Tool and Die Making and The Carbide Grinder

One of the more or less hidden trades is that of the tool-and-die maker. These highly skilled tradesmen are masters of precision tool grinding, yet almost nobody recognizes their contributions. One of the more challenging aspects of their job is using the carbide grinder.

Carbide is one of the hardest materials known to man. Most people have seen carbide-tipped saw blades, or drills, but this is not the type of tool referred to in the term tool and die making.

Tooling Die
Tooling Die

These tools are actually more like machines that produce other things, such as your kitchen stove or refrigerator. The list of things produced by these tools or dies is almost endless, once you learn to recognize it. Just about anything made of metal has had work done on it by a tool made by a tool and die maker.

Carbide tools and dies

For those items that are consumed in huge quantities, such as electrical switches, carbide is the material of choice for the tools and dies used in production. This is for the simple reason that it does not wear out nearly as quickly as hardened tool steel.

This also presents a dilemma, however. Because carbide is so hard, there are very few materials that can cut it. This is where carbide grinding comes into play. The carbide grinder uses a diamond grinding wheel to machine the shapes required. These synthetic diamonds are very hard and uniform in size and shape, which gives them excellent cutting properties.

A manual surface grinder can be used, or a CNC surface grinder. In the not-so-distant past, this was the primary method for machining carbide. Then an amazing machine was developed, the wire electrical discharge machine, or wire EDM, or WEDM. Within a few short years, the process was improved to the point where such tolerances as .0001 in/.0025 mm could be held. Not only that, but an almost limitless variety of shapes and contours could be machined, all unattended.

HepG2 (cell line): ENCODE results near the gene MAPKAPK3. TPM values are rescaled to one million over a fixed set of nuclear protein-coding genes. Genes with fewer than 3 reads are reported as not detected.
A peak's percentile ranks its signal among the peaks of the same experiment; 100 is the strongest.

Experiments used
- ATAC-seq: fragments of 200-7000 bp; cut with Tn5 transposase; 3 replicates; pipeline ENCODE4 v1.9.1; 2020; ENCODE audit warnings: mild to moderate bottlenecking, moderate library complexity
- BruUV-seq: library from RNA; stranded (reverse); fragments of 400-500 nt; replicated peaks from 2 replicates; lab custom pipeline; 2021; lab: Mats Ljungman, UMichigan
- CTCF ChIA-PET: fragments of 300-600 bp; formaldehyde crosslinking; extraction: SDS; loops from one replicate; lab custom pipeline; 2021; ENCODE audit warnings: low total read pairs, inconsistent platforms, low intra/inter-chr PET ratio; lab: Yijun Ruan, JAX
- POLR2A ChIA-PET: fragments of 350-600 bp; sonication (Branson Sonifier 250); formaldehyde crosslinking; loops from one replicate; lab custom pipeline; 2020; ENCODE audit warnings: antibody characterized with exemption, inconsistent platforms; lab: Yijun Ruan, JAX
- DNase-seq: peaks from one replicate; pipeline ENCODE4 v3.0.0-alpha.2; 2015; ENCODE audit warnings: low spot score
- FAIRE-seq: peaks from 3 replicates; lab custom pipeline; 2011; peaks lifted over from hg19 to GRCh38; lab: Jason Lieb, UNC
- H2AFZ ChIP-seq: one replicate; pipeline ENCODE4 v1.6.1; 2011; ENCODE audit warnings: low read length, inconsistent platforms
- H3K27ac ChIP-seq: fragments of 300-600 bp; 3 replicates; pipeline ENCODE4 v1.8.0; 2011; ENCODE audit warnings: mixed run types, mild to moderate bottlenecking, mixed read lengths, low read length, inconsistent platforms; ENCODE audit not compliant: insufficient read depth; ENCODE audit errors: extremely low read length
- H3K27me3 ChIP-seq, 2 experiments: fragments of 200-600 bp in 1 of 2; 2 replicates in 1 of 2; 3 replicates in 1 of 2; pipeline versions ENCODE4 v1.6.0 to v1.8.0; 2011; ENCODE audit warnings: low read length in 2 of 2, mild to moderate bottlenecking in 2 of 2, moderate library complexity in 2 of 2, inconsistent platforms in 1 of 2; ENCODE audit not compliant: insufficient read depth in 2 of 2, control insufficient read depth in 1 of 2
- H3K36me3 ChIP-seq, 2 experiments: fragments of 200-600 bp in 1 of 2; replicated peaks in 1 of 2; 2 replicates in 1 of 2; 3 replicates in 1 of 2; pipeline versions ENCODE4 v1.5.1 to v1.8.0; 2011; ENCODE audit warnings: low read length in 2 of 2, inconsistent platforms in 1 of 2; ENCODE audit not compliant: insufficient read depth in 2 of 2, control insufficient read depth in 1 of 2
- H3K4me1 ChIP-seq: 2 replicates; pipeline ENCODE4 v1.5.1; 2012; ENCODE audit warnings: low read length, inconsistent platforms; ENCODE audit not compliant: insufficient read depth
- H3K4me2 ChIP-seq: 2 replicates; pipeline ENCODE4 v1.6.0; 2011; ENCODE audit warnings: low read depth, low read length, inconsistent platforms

Injection mold making

The WEDM did not entirely replace the carbide grinder, not at all. There are still many applications that require grinding, and the skilled worker is always in high demand. In a way, this is similar to injection mold making and the invention of the sinker EDM.

The sinker EDM dramatically changed mold making and many of the old techniques just about disappeared. Yet the old skills are still required, and are always in short supply.

Sharpening carbide cutters

Every toolmaking shop uses carbide end mills, inserts cutters, drills and other cutters. All of these must be periodically sharpened by a carbide grinder that uses a diamond grinding wheel. Some shops have an in-house re-sharpening area, but most send it out to a specialty grinding shop that is better equipped. It is amazing to watch a CNC grinder sharpening an end mill or make a special cutter. What would take a very skilled toolmaker hours can be done in minutes! Not only that, but once the program is made, and the process perfected, you can make as many cutters as you have blanks.